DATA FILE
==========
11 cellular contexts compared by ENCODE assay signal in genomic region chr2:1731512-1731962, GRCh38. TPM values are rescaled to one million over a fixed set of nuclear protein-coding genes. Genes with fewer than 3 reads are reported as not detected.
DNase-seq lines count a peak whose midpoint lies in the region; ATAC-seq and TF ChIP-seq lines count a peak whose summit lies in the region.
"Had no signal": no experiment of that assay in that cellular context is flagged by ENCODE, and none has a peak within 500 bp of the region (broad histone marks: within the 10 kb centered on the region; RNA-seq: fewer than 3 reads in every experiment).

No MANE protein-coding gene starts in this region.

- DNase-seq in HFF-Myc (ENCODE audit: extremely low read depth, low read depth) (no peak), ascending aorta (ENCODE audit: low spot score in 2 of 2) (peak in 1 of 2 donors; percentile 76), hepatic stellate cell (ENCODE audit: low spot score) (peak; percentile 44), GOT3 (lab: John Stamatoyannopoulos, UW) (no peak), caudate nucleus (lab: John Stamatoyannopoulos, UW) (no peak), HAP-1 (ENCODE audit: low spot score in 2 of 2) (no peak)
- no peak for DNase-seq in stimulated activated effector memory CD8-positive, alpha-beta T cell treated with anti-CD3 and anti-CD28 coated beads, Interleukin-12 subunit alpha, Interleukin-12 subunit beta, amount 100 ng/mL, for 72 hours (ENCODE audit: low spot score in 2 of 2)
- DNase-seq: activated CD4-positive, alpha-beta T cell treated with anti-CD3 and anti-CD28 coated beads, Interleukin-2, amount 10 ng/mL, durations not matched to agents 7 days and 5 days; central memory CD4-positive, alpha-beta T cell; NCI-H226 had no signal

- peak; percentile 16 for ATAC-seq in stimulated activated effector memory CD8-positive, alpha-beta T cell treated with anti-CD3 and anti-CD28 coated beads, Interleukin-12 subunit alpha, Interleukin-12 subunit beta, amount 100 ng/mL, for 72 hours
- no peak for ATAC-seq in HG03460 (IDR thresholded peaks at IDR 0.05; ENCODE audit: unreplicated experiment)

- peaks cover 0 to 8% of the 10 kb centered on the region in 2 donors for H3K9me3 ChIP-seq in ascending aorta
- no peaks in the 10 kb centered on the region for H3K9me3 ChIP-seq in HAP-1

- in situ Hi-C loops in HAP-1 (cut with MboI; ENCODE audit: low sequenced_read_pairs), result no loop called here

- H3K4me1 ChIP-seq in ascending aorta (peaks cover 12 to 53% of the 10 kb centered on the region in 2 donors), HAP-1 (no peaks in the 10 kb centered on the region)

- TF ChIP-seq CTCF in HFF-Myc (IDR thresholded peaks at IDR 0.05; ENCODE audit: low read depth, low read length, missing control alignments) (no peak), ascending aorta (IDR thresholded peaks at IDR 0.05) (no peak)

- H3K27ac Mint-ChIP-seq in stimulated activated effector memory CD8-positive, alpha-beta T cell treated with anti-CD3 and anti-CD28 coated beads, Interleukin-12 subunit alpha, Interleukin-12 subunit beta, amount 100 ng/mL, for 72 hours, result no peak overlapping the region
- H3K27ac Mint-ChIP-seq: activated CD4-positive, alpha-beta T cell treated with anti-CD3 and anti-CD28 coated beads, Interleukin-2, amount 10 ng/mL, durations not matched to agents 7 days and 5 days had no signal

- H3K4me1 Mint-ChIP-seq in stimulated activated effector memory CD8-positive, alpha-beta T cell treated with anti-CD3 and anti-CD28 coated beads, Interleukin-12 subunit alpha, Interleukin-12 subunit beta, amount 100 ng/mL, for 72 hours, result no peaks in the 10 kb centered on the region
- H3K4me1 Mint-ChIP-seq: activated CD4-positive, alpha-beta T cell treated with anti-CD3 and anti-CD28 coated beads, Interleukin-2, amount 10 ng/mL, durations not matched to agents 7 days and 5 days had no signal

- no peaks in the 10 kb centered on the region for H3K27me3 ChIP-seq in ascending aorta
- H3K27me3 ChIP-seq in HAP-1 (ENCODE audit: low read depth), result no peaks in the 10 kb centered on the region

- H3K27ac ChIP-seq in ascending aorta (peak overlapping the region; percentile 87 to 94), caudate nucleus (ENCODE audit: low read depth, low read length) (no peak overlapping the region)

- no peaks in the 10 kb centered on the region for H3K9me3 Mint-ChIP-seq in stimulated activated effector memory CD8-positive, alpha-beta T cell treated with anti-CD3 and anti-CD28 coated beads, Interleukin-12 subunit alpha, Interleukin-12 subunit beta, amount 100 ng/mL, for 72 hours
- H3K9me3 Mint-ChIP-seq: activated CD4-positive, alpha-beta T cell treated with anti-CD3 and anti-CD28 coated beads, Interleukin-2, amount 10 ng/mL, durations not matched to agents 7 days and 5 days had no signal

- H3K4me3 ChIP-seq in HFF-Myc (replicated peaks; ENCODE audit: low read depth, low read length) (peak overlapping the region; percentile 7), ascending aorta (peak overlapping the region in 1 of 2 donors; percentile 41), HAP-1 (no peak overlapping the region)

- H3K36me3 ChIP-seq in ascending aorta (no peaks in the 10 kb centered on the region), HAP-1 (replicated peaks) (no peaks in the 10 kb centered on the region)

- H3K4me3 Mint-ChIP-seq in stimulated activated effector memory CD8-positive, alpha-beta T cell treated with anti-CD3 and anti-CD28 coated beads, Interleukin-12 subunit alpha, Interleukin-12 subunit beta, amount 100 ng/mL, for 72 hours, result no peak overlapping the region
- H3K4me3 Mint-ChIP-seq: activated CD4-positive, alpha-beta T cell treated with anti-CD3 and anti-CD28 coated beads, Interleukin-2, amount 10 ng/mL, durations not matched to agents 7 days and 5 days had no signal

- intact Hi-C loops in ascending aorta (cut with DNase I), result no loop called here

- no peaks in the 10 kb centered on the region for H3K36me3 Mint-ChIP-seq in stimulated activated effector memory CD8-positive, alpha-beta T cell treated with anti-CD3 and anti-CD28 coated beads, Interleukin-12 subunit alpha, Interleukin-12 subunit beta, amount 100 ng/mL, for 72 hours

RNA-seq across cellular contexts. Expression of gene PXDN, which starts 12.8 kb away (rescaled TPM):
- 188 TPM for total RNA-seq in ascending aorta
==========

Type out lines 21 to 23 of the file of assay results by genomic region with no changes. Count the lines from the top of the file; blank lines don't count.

- H3K27ac ChIP-seq in ascending aorta (peak overlapping the region; percentile 87 to 94), caudate nucleus (ENCODE audit: low read depth, low read length) (no peak overlapping the region)

- no peaks in the 10 kb centered on the region for H3K9me3 Mint-ChIP-seq in stimulated activated effector memory CD8-positive, alpha-beta T cell treated with anti-CD3 and anti-CD28 coated beads, Interleukin-12 subunit alpha, Interleukin-12 subunit beta, amount 100 ng/mL, for 72 hours
- H3K9me3 Mint-ChIP-seq: activated CD4-positive, alpha-beta T cell treated with anti-CD3 and anti-CD28 coated beads, Interleukin-2, amount 10 ng/mL, durations not matched to agents 7 days and 5 days had no signal